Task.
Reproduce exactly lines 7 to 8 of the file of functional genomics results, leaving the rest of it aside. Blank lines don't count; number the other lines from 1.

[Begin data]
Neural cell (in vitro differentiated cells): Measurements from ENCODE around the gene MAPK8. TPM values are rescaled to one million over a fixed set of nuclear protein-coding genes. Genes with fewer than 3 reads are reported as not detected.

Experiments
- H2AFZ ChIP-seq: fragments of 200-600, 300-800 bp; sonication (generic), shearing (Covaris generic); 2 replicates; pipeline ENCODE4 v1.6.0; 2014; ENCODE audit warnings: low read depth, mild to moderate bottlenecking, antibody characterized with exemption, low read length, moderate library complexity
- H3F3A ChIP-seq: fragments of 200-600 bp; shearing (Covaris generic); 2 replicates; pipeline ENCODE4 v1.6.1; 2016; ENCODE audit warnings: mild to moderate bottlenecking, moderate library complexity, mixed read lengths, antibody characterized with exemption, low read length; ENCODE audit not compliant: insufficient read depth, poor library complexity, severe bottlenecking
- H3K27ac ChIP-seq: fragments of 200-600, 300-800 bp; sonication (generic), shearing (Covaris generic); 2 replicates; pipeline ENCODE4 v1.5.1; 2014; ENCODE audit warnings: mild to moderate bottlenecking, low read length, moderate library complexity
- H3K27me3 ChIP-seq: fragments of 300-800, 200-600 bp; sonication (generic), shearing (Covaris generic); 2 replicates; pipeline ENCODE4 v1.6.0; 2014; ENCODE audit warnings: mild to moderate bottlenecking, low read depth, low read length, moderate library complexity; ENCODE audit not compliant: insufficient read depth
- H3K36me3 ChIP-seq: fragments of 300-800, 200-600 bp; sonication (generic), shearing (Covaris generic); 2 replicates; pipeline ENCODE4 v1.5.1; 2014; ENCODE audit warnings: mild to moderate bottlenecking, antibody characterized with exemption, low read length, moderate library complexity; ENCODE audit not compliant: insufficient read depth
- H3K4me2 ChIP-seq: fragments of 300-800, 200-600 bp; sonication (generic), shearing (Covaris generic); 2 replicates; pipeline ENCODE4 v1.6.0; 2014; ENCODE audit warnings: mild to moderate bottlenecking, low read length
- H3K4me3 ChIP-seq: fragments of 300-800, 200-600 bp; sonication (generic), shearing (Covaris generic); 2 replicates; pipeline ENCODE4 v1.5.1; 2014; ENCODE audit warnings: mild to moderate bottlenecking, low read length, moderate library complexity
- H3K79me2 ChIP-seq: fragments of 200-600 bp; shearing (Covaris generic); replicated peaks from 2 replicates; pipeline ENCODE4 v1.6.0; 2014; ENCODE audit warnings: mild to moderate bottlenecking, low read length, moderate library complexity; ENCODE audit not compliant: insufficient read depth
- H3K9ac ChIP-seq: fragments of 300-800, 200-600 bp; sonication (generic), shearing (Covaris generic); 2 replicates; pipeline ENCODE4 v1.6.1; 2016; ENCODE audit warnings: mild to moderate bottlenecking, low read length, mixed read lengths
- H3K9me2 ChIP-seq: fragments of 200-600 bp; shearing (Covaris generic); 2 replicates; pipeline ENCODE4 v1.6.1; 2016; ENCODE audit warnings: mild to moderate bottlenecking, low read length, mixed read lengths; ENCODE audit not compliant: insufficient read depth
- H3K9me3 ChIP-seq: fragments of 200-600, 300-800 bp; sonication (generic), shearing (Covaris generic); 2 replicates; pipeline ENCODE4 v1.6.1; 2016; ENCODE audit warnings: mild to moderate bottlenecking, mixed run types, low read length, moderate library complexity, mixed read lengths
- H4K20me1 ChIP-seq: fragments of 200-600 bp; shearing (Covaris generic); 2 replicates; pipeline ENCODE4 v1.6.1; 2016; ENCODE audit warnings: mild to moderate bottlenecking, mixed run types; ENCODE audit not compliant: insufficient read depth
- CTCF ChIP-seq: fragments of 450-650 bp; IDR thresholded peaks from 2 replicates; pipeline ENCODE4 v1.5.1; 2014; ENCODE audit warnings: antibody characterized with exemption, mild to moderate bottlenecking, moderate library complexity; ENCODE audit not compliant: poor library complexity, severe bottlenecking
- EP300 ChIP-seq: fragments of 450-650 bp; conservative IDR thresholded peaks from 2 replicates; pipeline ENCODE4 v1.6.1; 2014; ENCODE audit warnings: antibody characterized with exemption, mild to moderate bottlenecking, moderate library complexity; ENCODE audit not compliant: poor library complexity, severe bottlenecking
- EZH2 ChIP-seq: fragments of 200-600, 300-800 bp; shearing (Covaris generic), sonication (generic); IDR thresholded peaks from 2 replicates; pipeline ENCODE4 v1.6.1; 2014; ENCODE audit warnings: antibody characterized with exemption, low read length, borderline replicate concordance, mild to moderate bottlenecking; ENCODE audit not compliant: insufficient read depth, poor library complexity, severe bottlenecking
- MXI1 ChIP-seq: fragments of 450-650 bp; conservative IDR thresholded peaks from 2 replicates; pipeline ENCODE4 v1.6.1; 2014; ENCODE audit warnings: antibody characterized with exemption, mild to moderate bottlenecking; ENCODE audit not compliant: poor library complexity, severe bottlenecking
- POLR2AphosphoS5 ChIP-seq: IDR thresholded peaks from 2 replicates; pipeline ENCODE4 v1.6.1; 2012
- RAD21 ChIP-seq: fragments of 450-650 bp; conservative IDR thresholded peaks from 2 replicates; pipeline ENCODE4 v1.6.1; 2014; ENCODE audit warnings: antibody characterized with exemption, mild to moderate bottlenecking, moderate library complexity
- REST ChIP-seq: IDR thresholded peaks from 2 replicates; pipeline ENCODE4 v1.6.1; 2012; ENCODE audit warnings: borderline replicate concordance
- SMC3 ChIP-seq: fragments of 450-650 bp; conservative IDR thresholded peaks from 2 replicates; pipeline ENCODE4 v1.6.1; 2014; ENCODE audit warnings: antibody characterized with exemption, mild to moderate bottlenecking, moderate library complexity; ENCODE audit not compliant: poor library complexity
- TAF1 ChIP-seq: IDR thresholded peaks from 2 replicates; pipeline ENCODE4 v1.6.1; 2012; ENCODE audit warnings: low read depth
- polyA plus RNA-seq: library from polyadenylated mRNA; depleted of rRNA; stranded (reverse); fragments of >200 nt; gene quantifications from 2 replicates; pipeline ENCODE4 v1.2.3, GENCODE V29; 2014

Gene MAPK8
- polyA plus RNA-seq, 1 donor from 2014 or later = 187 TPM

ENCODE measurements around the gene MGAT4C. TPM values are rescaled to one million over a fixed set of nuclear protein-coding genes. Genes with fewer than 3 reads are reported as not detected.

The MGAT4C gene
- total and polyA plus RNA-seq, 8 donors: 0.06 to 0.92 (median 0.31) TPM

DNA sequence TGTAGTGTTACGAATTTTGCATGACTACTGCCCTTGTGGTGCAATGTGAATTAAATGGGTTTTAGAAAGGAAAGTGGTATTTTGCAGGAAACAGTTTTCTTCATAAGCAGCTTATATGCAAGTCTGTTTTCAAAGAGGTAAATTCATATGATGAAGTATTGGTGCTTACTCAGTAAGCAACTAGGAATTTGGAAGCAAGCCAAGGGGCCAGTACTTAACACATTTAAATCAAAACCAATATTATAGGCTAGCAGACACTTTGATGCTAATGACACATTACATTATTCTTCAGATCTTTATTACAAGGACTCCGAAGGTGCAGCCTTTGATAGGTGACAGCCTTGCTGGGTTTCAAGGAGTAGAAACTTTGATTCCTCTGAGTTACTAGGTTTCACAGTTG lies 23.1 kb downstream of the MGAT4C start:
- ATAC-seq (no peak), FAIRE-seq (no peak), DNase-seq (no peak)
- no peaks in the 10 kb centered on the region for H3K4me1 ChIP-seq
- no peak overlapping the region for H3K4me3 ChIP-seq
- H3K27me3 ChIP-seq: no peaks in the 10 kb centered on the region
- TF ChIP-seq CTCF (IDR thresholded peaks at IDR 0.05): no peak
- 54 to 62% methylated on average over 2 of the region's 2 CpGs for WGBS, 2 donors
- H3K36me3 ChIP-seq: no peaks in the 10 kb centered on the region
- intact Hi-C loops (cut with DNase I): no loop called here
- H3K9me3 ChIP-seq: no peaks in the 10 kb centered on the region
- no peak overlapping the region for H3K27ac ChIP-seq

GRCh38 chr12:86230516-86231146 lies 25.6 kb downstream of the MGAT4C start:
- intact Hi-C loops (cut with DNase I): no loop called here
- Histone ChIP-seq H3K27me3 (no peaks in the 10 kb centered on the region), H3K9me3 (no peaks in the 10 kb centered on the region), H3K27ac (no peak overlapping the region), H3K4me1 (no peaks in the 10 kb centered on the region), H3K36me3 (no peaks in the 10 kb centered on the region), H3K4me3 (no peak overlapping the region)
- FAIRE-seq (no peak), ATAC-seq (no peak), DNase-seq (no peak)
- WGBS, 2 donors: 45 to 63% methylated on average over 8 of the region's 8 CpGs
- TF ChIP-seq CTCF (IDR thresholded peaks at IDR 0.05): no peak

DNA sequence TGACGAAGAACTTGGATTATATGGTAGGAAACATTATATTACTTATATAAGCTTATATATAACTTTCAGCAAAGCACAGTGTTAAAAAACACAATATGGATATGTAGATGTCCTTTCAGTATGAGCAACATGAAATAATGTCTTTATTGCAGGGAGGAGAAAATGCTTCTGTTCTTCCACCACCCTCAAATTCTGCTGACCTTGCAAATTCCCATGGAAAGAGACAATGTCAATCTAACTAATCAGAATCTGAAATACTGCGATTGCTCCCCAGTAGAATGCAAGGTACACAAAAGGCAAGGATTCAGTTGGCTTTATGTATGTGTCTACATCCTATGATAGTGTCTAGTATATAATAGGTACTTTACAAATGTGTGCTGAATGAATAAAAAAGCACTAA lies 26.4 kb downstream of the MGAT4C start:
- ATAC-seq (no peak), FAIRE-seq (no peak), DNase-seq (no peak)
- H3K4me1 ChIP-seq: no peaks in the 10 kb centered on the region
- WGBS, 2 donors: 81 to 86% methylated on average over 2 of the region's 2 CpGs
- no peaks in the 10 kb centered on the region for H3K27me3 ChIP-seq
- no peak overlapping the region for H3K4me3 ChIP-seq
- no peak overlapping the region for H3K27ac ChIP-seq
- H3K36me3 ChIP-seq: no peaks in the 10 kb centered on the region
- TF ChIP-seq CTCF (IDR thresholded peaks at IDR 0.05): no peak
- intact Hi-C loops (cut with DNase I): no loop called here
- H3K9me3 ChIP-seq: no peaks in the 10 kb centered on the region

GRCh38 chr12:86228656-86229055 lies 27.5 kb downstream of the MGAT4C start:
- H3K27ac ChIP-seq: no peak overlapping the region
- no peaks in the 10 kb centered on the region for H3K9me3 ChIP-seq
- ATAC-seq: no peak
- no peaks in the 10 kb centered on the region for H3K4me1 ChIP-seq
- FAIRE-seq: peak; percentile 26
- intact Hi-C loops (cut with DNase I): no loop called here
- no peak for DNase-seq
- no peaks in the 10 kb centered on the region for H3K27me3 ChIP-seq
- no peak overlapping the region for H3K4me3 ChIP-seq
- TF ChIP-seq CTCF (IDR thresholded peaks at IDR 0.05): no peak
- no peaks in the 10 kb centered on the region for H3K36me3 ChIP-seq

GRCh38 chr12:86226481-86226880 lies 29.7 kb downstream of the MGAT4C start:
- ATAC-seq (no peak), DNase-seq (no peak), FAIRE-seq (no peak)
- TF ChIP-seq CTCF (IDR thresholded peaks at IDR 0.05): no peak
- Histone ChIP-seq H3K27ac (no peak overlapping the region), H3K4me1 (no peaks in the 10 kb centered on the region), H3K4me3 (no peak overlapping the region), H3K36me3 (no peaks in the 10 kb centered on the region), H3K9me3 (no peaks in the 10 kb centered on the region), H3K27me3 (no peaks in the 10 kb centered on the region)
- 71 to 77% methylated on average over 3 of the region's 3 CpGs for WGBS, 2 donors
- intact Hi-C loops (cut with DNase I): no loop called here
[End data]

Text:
- H3K36me3 ChIP-seq: fragments of 300-800, 200-600 bp; sonication (generic), shearing (Covaris generic); 2 replicates; pipeline ENCODE4 v1.5.1; 2014; ENCODE audit warnings: mild to moderate bottlenecking, antibody characterized with exemption, low read length, moderate library complexity; ENCODE audit not compliant: insufficient read depth
- H3K4me2 ChIP-seq: fragments of 300-800, 200-600 bp; sonication (generic), shearing (Covaris generic); 2 replicates; pipeline ENCODE4 v1.6.0; 2014; ENCODE audit warnings: mild to moderate bottlenecking, low read length